“Brain and brain! What is brain?” – Kara, in “Spock’s Brain”
“What is reality?” – random member of Firesign Theater
Some people insist that there is no reality, and that nothing exists but what we manufacture inside our minds.
I think people who actually believe that are batshit crazy. Now, when someone typing on a padded keyboard thinks you’re nuts, you should probably have that looked into.
“A paradox! A paradox! Oh, what a lovely paradox!” – some Lewis Carroll character
(in a stunning example of the meaning of “paradox”, when I did a Google search for the above phrase, I found hundreds of examples of people quoting it, but no attribution for it as a quote!)
The beauty of the above delusion is, it can be argued that any proof you bring to bear in favor of the existence of an external reality is merely the illusion of proof. Pretty slick, huh?
You see, there’s this guy… again…
… and he makes a pretty good argument. If nothing is real, then who’s doing the imagining?
“Cogito ergo sum.”
“I think, therefore I am.”
“Is all that we see or seem but a dream within a dream?” – E. A. Poe
Once you have embraced the belief that you do, in fact, exist, it is a slippery slope toward believing people and things outside of you really do exist as well. But, and this is where it gets tricksy… the truth is we are all prisoners, locked inside our skulls, and the Universe, no matter how real, can never be anything but what we each experience through our own remote sensors: our skin, eyes, ears, etc., combined with a rather large dose of highly subjective interpretation by that neural biochemical process that is “self”.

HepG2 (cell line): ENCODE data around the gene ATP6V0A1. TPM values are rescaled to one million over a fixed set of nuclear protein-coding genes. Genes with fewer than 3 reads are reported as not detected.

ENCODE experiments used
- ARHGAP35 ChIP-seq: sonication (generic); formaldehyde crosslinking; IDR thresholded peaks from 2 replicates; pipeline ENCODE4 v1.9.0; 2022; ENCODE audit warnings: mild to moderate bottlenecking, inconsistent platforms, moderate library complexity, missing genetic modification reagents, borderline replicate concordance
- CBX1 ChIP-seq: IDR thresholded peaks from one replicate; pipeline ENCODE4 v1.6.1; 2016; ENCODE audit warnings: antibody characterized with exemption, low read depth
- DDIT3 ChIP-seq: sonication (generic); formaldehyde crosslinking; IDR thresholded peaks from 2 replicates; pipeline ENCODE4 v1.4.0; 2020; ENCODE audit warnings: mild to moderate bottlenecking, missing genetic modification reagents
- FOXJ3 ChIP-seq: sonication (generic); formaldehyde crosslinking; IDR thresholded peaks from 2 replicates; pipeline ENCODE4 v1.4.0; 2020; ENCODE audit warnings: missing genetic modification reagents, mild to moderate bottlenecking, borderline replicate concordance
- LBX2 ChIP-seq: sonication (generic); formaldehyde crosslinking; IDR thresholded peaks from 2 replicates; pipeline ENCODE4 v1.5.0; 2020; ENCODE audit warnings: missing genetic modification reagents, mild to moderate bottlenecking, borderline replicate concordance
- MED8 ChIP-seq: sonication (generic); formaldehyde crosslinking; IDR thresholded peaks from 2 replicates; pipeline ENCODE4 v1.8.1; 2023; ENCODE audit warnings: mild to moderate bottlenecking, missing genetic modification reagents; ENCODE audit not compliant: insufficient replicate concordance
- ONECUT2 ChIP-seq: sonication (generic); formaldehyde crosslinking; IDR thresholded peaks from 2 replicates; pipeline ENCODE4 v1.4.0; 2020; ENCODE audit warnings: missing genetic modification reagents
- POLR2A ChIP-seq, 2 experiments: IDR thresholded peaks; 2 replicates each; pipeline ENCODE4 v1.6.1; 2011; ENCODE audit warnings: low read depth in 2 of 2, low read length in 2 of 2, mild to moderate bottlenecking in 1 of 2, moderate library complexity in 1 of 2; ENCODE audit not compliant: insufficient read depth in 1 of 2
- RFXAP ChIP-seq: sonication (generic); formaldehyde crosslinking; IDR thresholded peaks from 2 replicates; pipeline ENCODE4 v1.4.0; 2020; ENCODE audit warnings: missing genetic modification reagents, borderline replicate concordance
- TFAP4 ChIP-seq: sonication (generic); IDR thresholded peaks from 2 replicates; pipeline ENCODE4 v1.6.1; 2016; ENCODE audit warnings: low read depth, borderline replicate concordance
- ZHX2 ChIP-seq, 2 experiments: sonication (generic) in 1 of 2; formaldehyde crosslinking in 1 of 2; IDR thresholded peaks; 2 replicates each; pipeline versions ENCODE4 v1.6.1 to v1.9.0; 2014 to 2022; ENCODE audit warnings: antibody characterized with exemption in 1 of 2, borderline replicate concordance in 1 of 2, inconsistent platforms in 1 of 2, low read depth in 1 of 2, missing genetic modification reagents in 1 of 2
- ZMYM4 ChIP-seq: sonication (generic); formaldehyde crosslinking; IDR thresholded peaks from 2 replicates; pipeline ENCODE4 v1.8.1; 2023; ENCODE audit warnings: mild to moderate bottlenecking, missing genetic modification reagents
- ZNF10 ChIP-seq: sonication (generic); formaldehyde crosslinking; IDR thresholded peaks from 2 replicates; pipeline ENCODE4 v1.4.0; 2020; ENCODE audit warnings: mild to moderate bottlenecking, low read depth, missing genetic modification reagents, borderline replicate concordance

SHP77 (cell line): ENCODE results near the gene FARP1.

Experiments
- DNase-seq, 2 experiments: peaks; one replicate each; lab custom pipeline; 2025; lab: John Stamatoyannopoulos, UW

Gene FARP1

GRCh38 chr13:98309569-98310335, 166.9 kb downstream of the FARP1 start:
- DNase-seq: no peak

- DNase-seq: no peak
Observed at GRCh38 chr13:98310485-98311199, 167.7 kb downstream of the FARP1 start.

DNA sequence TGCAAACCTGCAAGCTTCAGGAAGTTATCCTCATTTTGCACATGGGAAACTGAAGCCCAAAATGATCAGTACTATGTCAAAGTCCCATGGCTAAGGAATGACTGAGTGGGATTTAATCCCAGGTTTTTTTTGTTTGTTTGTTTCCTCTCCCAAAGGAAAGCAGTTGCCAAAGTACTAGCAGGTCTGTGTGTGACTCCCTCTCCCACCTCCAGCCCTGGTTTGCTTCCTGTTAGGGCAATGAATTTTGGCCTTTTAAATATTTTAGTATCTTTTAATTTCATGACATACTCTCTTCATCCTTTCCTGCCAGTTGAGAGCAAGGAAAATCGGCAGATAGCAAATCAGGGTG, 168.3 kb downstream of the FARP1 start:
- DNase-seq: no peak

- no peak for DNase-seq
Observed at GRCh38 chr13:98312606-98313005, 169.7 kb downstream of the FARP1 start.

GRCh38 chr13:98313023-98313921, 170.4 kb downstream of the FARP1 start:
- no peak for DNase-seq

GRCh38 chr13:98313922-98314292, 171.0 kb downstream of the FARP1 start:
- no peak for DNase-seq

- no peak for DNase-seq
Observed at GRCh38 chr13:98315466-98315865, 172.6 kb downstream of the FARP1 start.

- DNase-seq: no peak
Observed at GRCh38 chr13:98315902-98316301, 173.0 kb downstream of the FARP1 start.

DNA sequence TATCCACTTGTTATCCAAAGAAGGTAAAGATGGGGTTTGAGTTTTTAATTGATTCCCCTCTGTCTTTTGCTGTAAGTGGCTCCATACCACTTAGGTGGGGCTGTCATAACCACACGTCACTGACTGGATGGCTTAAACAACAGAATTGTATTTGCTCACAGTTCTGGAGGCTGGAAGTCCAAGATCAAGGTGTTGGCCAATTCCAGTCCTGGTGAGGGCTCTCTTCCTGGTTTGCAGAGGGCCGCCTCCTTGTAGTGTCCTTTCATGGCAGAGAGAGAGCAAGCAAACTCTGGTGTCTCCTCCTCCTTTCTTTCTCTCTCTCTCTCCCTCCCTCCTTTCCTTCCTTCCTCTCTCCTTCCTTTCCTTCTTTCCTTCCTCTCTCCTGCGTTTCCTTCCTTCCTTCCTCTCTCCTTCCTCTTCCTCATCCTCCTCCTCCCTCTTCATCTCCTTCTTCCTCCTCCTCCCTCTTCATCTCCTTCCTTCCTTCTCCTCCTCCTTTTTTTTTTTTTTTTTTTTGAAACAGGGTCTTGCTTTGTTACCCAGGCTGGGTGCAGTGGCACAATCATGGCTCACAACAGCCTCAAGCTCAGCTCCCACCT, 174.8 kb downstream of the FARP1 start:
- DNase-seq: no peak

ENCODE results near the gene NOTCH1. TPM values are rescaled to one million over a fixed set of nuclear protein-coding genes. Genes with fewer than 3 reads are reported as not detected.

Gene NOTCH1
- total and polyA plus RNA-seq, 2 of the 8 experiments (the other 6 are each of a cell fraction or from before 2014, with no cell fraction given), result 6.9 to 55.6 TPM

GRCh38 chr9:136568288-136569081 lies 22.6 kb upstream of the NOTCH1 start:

“Afflixerim ergo sum” thank you, Google translate
“I hurt, therefore I am.”
I include this as an adjunct to Descartes assertion. That one thinks is certainly proof of one’s own existence; that one can stub one’s toe or cut one’s finger should be sufficient proof of things which do not necessarily think, yet, most certainly exist.
In the book, On Intelligence, by Jeff Hawkins and Sandra Blakeslee, there is an illustration depicting what your optic nerves actually present to your brain. If you get the chance to glance through that book, at the library or wherever, take a look; it’s pretty disturbing. Over the years, due to some hard-wiring and a lot of personal experience, we learn to interpret that blob we actually see, as a perfectly round ball. Further, we learn that the ball is a particular color. We learn that some colors are bad, while others are good. We put food in our mouths and a million chemical reactions take place. Some of those interactions allow us to digest the food, others are used to send signals to the brain so it may “taste” the food–which information we are intended to use to decide if the food is good for us or bad, but which we have a tendency to shorten to just good or bad – not necessarily, “for us”.
All of these things, we experience through chemical connections we have to the outside world. A world which most certainly exists, but which we are incapable of experiencing, if not for a sophisticated set of biochemical sensors. And that’s reality.